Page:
GEMS 125th Anniversary Virtual Educational Series #6
Professor and Head, Department of Geography, College of Earth and Mineral Sciences at Penn State
Infectious Addictions: Geographies of Colliding Epidemics
The co-occurrence of the opioid epidemic and the COVID-19 pandemic is presenting significant challenges for human health and addiction treatment. Policy responses to mitigate the spread of COVID-19 have the potential to compound patterns of opioid use and misuse and affect the provisioning of treatment services. Social and economic patterns associated with the pandemic are expected to intensify mental health pressures and geographic patterns of opioid use and misuse. Since the onset of the pandemic, media attention and numerous policy commentaries have drawn attention to the intersections of addiction and COVID-19. However, there remain few empirical studies that examine the direct impacts of the COVID-19 pandemic for opioid overdose patterns. In this presentation, I report the findings from analyses of opioid overdoses in the state of Pennsylvania prior to and during the COVID-19 pandemic. These statistical analyses are supplemented with qualitative interviews with public health providers that have been conducted since December 2020. We find that opioid overdoses have increased significantly during the COVID-19 pandemic and that spatial patterns of incidence vary across the state. We argue the pandemic is transforming the opioid epidemic by disrupting pre-existing patterns of opioid overdose incidence, specifically in terms of the urban-rural divide, populations most impacted, and differences in morbidity and mortality.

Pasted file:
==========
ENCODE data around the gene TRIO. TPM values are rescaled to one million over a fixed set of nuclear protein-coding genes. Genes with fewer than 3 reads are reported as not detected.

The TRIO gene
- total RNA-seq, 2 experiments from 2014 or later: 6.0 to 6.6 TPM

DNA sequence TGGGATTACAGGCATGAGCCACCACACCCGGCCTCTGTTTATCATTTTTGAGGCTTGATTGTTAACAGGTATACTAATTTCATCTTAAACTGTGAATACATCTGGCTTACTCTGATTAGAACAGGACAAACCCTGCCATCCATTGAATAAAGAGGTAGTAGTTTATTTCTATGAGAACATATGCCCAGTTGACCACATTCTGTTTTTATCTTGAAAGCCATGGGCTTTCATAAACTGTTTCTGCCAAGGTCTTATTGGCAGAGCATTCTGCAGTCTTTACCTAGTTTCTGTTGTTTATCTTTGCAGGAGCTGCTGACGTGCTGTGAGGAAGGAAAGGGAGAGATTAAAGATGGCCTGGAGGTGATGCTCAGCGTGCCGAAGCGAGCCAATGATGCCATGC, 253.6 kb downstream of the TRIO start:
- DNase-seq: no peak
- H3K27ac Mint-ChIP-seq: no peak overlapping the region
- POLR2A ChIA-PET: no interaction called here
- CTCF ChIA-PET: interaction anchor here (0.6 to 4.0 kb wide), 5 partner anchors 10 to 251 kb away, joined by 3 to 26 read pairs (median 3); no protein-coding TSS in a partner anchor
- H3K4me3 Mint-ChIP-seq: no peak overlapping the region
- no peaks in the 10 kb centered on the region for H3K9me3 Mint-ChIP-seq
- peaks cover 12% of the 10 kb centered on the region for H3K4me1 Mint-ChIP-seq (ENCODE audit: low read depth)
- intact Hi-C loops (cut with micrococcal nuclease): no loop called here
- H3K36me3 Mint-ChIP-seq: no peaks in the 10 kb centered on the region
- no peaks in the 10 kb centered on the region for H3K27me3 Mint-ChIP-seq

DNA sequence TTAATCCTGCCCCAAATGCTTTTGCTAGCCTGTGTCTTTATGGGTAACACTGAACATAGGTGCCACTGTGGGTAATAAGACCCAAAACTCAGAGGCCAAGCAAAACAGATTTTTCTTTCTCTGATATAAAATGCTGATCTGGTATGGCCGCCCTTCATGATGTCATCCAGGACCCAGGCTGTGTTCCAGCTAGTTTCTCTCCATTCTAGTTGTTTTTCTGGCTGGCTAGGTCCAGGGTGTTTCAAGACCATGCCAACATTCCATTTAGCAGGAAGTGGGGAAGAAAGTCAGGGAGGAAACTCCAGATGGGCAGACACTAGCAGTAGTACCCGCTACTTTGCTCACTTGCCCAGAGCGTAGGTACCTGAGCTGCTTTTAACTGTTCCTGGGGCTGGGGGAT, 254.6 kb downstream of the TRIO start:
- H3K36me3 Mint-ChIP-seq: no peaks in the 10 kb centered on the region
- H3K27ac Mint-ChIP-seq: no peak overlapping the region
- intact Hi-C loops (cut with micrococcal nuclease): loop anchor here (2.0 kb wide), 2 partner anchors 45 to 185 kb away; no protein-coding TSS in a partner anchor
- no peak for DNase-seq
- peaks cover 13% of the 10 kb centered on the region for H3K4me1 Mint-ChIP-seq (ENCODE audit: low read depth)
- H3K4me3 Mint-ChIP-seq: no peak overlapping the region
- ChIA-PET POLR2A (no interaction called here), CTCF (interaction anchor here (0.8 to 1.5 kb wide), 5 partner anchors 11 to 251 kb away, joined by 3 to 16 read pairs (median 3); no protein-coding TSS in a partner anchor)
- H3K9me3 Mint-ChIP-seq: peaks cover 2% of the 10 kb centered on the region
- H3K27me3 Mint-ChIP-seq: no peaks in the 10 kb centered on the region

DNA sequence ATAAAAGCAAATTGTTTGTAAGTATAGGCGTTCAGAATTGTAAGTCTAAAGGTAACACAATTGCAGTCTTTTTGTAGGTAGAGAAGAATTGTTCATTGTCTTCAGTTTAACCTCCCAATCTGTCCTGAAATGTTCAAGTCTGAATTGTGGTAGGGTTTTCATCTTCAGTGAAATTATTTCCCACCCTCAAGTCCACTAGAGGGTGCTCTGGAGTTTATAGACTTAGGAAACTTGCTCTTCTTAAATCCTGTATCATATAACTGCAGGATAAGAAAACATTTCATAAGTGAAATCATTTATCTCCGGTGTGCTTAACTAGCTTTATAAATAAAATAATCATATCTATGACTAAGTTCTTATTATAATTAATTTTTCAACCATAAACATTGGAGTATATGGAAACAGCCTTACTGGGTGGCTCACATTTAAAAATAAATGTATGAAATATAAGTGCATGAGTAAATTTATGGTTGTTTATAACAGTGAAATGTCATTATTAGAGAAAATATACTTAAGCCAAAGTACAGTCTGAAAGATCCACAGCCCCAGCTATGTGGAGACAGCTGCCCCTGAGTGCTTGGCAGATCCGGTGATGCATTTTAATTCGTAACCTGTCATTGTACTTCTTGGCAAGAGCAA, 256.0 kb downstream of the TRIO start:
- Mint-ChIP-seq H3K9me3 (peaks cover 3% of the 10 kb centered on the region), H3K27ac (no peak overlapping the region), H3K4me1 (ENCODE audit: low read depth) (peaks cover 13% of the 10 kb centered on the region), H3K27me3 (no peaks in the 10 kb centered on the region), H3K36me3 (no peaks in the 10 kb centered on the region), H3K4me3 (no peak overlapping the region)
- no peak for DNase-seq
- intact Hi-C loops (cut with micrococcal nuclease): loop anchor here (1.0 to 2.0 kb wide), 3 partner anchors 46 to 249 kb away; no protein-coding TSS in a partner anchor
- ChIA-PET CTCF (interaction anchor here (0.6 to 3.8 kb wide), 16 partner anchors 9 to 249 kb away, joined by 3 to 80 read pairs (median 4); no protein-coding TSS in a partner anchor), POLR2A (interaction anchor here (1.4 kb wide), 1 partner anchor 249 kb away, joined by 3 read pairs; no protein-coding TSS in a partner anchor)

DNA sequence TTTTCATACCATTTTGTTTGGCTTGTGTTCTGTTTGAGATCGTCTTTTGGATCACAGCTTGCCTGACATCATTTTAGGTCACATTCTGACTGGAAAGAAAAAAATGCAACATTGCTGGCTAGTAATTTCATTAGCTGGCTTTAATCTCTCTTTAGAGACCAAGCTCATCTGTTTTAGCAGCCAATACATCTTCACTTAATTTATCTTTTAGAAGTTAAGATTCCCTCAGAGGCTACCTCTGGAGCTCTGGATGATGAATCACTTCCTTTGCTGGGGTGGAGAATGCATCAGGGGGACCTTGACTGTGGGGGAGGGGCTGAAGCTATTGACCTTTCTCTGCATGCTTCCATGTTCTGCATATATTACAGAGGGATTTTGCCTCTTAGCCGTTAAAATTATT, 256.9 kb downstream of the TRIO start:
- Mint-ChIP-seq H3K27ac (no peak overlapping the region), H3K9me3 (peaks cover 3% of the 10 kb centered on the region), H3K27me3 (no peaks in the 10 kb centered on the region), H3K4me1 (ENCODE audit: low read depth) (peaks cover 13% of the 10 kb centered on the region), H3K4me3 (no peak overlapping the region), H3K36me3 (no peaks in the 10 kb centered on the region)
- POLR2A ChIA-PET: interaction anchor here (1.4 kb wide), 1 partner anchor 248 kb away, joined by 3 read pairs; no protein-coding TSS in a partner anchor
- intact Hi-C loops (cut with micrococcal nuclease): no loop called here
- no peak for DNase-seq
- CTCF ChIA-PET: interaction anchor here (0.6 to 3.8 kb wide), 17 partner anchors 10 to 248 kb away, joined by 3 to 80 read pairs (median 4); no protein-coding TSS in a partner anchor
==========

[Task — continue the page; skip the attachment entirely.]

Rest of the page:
Tuesday Nov 9, 2021, 12 - 1 PM EST
Access Virtually - https://psu.zoom.us/j/99748337392
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